The ecological price of overgrazing

By Constance Taylor

When I first moved to the Bay Area 6 years ago I was mystified by the tracks that contoured the hills in the regional parks. From a distance it looked like a diligent landscaper was out there with a lawnmower, riding in circles around the hillsides and creating neat, concentric lines from the top to the bottom of the slopes.

After wandering around the East Bay Regional Parks and seeing lots of cow poo (as well as lots of cows), I finally figured out that the ‘lawnmower tracks’, officially called ‘terracing’, were made from cattle, who prefer to walk around and around in a spiral to get to the top of a hill rather than walk straight up the side. This, of course, led to more questions, like what effect the grazing and soil compaction have on the ecology of these areas.

There’s a decent amount of conflicting information out there about what cattle grazing does to the environment. If you do a Google search involving the words ‘cattle’ and ‘ecology’, wildlife biologist Allan Savory will pop up at least once in almost every set of results. For years he’s pushed his hypothesis of “holistic management”, in which grazing livestock mimics large groups of wild animals, such as buffalo and elephants, traveling through deserts and grasslands. The idea is that if ranchers carefully manage their herds, they can not only increase their numbers of livestock but also reverse the effects of climate change. Savory’s claims have been widely criticized by ecologists because of lack evidence supporting his conclusions, but the idea that managed grazing can have positive ecological impacts, including benefitting threatened species, is alive and well.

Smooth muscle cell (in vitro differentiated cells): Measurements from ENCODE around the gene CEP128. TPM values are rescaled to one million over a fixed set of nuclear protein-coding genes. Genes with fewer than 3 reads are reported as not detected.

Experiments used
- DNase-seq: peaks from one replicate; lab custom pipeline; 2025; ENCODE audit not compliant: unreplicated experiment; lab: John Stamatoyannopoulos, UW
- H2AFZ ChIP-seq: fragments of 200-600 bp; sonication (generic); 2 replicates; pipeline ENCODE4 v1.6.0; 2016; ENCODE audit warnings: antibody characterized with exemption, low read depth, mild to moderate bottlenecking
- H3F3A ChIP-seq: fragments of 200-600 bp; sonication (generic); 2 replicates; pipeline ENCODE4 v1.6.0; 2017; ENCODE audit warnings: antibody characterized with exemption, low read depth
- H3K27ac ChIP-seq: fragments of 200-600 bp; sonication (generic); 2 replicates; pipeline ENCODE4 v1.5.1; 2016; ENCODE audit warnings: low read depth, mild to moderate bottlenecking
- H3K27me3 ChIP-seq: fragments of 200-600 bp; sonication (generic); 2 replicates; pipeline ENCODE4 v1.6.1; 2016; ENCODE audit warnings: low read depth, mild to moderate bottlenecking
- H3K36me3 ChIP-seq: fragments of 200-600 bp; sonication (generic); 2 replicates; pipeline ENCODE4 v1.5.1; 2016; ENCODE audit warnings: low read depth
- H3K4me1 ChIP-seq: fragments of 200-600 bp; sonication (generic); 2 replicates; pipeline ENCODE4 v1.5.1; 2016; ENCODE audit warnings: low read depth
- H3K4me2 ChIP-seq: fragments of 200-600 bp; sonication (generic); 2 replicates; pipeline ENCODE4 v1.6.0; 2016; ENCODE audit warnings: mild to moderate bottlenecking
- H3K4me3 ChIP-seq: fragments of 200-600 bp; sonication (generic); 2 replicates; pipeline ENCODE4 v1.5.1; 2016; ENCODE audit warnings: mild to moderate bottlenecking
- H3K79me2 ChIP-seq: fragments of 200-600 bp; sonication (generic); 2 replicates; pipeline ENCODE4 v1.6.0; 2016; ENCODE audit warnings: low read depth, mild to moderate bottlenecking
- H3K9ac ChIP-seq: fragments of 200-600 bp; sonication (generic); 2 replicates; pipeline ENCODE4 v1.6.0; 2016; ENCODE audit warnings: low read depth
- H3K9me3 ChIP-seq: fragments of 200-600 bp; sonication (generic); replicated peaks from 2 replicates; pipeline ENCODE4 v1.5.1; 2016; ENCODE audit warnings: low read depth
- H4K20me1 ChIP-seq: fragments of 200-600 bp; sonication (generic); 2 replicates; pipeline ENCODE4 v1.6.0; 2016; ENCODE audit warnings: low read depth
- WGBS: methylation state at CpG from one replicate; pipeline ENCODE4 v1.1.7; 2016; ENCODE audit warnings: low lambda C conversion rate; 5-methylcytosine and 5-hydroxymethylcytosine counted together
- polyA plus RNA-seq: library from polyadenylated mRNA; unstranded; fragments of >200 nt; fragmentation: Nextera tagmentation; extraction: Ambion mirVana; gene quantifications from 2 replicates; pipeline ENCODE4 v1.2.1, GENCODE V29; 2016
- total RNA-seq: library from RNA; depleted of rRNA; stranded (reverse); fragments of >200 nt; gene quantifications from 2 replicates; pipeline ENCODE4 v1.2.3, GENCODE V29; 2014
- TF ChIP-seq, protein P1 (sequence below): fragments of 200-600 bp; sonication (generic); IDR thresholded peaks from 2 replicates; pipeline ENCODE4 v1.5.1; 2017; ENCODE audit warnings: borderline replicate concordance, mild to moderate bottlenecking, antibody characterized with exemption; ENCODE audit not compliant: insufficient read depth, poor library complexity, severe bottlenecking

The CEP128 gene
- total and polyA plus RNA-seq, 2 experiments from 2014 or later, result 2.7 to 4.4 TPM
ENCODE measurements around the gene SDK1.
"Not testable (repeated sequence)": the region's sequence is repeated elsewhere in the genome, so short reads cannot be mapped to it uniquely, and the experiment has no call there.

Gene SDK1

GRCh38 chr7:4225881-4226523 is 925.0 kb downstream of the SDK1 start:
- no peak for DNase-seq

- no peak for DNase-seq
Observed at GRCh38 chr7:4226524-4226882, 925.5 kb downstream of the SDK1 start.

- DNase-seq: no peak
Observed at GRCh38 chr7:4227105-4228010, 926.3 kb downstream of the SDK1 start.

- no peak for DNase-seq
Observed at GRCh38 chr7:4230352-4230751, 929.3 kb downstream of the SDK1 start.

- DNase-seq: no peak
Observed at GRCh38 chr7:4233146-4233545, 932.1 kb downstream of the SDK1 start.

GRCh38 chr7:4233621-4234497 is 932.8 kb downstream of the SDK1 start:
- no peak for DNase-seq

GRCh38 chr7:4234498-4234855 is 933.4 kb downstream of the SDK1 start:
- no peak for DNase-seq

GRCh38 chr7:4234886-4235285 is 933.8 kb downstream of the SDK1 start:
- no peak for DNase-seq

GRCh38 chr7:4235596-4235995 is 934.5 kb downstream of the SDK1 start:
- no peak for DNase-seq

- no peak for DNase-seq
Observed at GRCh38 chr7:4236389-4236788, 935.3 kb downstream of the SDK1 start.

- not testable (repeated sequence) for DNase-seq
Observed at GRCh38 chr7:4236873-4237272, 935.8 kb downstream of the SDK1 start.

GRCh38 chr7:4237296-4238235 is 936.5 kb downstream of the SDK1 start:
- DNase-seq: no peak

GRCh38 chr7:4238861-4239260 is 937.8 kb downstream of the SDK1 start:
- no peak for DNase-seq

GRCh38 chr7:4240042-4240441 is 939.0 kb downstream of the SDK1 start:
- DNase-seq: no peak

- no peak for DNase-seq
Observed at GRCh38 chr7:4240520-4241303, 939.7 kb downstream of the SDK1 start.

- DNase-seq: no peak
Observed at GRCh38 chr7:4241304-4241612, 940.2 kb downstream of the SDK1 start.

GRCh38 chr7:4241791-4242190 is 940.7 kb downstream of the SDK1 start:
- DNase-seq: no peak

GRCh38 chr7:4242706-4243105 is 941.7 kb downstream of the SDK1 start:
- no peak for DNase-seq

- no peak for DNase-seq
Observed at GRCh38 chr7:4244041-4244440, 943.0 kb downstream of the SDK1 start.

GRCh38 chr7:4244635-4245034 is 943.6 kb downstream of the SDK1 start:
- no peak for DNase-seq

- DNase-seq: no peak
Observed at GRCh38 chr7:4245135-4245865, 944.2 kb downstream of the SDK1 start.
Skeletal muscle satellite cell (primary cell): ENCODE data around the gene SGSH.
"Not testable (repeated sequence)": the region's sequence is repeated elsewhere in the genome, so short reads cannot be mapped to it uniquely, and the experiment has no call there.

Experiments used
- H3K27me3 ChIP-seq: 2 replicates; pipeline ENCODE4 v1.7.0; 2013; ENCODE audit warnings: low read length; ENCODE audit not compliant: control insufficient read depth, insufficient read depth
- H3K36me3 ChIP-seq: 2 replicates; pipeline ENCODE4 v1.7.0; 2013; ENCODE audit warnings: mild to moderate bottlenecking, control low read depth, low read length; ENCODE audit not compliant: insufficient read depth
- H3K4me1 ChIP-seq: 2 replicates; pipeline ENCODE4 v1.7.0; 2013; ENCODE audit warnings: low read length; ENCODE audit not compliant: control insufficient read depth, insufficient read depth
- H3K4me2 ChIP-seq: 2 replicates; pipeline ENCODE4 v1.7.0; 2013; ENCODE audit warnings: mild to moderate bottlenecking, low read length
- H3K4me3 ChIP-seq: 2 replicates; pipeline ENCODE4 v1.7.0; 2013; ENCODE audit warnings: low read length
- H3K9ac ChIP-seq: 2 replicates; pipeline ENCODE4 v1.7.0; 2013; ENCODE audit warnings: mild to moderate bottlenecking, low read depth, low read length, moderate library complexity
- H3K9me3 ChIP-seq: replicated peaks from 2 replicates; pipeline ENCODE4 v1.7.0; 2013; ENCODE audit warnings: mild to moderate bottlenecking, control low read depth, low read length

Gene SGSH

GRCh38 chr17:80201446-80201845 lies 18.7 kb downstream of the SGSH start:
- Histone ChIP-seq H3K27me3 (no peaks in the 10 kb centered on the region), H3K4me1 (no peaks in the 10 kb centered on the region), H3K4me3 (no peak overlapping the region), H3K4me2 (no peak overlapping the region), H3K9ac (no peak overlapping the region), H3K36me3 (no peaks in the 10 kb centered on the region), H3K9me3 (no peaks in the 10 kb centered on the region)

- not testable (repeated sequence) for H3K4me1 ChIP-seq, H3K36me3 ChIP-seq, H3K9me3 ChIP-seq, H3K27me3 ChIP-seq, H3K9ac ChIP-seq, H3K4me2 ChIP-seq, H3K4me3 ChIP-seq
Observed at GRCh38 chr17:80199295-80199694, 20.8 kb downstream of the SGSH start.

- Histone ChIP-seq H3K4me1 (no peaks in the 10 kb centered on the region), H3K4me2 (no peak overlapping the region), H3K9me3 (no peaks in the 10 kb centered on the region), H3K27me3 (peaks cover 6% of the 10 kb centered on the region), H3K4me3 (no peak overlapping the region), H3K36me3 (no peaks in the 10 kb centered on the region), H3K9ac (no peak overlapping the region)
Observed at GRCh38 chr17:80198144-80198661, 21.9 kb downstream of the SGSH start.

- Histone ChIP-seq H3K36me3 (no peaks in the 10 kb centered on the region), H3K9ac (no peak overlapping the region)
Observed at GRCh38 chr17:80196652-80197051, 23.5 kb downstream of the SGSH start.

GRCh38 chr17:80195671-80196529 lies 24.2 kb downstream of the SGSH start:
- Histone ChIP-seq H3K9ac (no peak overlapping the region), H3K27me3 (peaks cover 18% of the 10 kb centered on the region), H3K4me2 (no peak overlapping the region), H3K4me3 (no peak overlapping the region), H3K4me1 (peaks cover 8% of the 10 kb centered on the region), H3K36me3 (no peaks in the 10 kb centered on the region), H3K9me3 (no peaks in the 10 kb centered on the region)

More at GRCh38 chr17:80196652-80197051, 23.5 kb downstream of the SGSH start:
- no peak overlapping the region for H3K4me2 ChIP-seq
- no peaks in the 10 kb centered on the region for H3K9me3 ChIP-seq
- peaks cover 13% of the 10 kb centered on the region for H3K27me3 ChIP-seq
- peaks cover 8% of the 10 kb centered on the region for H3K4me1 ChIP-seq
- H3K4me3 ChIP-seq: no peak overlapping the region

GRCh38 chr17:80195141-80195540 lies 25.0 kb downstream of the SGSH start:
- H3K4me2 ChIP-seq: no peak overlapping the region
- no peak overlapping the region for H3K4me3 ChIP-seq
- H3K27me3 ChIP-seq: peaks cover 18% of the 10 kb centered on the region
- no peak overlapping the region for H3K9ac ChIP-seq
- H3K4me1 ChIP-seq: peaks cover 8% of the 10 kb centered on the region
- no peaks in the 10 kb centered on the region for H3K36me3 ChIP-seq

Sailesh Rao, founder of Climate Healers, has been educating people about the correlation between cattle grazing and climate change for 10 years. Though he works mostly in India on these issues, he also spends time in the Bay Area and works on parallel issues in the U.S. As we walked through Wildcat Canyon and watched the cows placidly laying under whatever shade they could find, Sailesh gave us a broad-strokes overview of how he sees things.

With a background in systems engineering, it’s in Sailesh’s nature to look for the most logical, efficient way to do things. “After looking at the issues of climate change, the biggest systems problem ever, it’s clear that nature is the best systems designer out there- far better than we are!”

Some general examples include intact, native ecosystems being better at carbon sequestration then heavily grazed areas, and plant-based diets being a far more efficient way to feed the 7 billion people on the planet. “It takes nearly a thousand gallons of water to produce 1 gallon of milk, about 45% of the earth’s landmass is used for livestock grazing, and animal agriculture is a major cause of habitat destruction, ocean dead zones, and species extinction… how is any of this sustainable?” Sailesh asked.

Sailesh was already a vegetarian before he began his work on climate change, but became vegan after studying the effects of free-range grazing both in India and in the U.S. “You see ‘free-range’ and ‘grass-fed’ on meat and dairy products, but what that really means is cows are out there eating everything and creating an ecological disaster zone.” For those interested in learning more he recommended watching ‘Cowspiracy‘, a well-reviewed documentary about animal agriculture with a focus on the beef industry. You can watch it on the Cowspiracy website, or after it comes out on Netflix on September 15, 2015.

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